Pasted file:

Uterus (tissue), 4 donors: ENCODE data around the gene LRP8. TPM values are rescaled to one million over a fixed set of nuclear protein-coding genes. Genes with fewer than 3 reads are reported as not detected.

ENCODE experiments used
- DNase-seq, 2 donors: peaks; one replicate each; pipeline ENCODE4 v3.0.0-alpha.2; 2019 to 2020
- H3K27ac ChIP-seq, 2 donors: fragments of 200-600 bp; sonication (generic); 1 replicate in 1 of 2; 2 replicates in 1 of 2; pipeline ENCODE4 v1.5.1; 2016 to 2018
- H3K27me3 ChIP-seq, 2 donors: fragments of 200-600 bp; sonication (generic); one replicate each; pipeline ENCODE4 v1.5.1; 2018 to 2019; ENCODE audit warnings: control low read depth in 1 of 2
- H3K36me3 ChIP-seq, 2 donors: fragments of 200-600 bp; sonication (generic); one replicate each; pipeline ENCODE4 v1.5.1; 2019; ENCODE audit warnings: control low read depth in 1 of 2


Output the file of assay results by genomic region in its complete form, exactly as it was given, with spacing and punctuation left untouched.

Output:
Uterus (tissue), 4 donors: ENCODE data around the gene LRP8. TPM values are rescaled to one million over a fixed set of nuclear protein-coding genes. Genes with fewer than 3 reads are reported as not detected.

ENCODE experiments used
- DNase-seq, 2 donors: peaks; one replicate each; pipeline ENCODE4 v3.0.0-alpha.2; 2019 to 2020
- H3K27ac ChIP-seq, 2 donors: fragments of 200-600 bp; sonication (generic); 1 replicate in 1 of 2; 2 replicates in 1 of 2; pipeline ENCODE4 v1.5.1; 2016 to 2018
- H3K27me3 ChIP-seq, 2 donors: fragments of 200-600 bp; sonication (generic); one replicate each; pipeline ENCODE4 v1.5.1; 2018 to 2019; ENCODE audit warnings: control low read depth in 1 of 2
- H3K36me3 ChIP-seq, 2 donors: fragments of 200-600 bp; sonication (generic); one replicate each; pipeline ENCODE4 v1.5.1; 2019; ENCODE audit warnings: control low read depth in 1 of 2